Do you know something that Crikey's readers should know? You can provide information anonymously here or email us at offtherecord@crikey.com.au

Dear Squatters,

There are few more important issues in a democracy than media ownership, especially when a government decides to hand even more of it to a tiny cabal of powerful moguls. But don't expect a full and open debate about the issue in the media – too many journalists are cowed by their owners to stand up and be counted in public.

Yesterday in Crikey we reported on a Morgan Poll of 374 journalists which reveals that more than 80% believe the federal government's proposed new media laws will have a negative impact on the integrity of reporting and 85% say the reforms will reduce diversity. Just as alarmingly:

53% of the journalists surveyed say they are unable to be critical of the media organisation they work for.

38% say they have been instructed to comply with the commercial position of their owner.

32% say they feel obliged to take into account the political views of their proprietor when writing stories.

63% say Australian media companies have "too much influence" in deciding how Australians vote.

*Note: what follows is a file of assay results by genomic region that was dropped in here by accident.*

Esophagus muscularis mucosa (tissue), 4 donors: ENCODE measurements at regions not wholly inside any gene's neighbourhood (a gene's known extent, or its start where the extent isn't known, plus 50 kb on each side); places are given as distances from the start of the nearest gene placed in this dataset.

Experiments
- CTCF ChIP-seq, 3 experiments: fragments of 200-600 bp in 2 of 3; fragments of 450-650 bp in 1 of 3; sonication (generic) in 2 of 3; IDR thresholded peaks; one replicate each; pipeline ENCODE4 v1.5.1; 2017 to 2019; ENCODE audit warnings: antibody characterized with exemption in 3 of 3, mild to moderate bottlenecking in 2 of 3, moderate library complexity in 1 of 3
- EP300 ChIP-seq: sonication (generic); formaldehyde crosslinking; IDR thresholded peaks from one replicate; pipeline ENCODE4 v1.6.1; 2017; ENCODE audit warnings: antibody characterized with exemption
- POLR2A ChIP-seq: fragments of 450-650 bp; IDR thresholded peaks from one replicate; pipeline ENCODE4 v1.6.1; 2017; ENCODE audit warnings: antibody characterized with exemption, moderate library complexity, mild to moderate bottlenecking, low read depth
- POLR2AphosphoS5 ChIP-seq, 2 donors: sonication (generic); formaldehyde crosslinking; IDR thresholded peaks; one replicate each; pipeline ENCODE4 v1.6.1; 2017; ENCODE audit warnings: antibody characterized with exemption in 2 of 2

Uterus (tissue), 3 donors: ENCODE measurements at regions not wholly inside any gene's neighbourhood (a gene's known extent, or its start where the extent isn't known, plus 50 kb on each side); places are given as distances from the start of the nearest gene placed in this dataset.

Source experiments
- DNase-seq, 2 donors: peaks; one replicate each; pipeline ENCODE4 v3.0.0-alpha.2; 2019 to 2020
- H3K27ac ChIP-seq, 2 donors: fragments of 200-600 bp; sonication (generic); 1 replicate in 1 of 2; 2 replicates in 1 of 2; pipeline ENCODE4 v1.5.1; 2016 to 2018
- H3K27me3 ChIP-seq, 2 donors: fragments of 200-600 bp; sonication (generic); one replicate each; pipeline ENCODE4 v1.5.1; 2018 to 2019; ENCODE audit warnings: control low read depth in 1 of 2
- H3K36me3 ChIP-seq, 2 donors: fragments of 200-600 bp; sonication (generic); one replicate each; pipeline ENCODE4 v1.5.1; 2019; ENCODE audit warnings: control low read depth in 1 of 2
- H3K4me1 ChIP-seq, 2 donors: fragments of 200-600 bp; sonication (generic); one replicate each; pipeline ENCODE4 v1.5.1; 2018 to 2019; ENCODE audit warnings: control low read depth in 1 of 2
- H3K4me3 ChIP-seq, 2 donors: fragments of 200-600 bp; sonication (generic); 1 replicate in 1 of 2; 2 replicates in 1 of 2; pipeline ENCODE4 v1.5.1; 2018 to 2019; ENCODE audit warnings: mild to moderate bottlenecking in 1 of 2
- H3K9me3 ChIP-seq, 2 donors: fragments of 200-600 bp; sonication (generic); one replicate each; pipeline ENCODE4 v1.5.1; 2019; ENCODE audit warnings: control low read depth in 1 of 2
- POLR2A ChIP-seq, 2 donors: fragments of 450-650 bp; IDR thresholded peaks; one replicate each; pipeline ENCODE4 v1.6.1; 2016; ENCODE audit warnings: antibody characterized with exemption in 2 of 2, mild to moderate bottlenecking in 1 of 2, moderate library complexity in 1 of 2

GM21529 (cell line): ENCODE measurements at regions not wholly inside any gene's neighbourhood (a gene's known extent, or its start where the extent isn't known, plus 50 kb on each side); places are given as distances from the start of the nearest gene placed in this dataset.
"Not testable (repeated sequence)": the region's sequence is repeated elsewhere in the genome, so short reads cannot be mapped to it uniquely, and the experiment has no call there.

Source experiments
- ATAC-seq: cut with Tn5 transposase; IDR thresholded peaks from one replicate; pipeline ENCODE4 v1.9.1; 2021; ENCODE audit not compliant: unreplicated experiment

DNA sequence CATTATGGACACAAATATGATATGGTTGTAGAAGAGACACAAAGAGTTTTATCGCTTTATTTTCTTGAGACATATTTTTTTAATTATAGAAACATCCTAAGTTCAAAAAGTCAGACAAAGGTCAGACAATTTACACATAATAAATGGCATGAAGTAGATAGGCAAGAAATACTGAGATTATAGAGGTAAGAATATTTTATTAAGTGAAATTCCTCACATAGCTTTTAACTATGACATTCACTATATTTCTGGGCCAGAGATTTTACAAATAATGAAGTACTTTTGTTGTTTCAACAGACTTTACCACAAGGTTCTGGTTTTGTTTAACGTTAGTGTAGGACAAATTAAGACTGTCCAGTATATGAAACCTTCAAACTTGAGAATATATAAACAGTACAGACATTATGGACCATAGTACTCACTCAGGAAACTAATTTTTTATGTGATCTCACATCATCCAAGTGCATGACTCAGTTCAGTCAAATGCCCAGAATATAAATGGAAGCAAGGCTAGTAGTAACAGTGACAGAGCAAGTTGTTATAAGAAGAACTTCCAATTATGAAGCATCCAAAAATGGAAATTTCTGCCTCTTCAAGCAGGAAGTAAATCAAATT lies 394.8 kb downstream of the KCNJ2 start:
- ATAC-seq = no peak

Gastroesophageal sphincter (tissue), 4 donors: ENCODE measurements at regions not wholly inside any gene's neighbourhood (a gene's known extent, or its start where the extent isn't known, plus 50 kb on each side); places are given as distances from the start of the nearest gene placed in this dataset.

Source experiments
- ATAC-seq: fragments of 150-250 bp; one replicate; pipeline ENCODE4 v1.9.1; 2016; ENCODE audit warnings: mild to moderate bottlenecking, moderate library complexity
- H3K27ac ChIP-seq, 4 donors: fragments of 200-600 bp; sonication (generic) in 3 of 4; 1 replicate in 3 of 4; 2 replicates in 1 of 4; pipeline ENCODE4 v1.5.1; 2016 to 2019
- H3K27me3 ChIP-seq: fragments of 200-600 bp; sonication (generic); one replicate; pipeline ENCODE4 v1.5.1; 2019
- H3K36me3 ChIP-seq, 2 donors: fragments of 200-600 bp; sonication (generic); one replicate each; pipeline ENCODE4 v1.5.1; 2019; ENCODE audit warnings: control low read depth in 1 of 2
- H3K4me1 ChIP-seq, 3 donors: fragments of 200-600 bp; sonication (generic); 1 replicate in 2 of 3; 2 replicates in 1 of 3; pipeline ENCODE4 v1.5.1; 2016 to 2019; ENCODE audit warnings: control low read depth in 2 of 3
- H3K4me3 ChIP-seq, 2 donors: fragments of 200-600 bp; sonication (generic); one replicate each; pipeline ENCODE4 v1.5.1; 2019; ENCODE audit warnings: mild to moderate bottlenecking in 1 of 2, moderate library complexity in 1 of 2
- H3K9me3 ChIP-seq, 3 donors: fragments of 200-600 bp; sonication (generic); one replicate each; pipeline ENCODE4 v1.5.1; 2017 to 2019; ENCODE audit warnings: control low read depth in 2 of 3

71% say media owners have too much influence in determining the political agenda.

These are deeply worrying – and demonstrably important – findings. Yet today they were almost totally ignored by the Australian media machine (unless you count two snippets in the Hobart Mercury and the Townsville Bulletin as comprehensive coverage). For apposite comments, here are the (anonymous) views of some of the respondents to the Morgan journalists poll:

“Fourteen years with News Ltd proved constantly that there is a regime of fear. For survival you simply don't write anything critical of News Ltd's interests.”

“Fairfax are paranoid about their own reporters writing about them. There are always complaints from management if they see some even slightly negative coverage of Fairfax.”

“As I'm in a junior journalist role I can't really be critical of anything which goes on in the workplace. Some of my producers prefer a slant on stories which involve American leaders.”

As the debate about increasing Australia's concentration of media ownership reaches it crescendo, the conspiracy of silence is deafening.

To subscribe, click here.

--- The Crikey Team

Matilah_Singapura said...

I'm so pleased the media ownership laws are changing in Australia.

Anything which increases private ownership in Oz is a good thing. Anything to get the bludgers back to work is a bloody good thing.

We pay far too much in taxes only to see it wasted by the collectivist and statist wankers.

Anonymous said...

The timing of the move to tighten controls on foreign media is canny. It is clearly a pre-emptive step to limit the independence of reporting on the authoritarian handling of the upcoming World Bank/IMF meeting. The authorities are anticipating severe fallout from the event.

Anonymous said...

no the bank delegates are not stupid singapore bum boys. they will spot all the blind idiotic bull shit.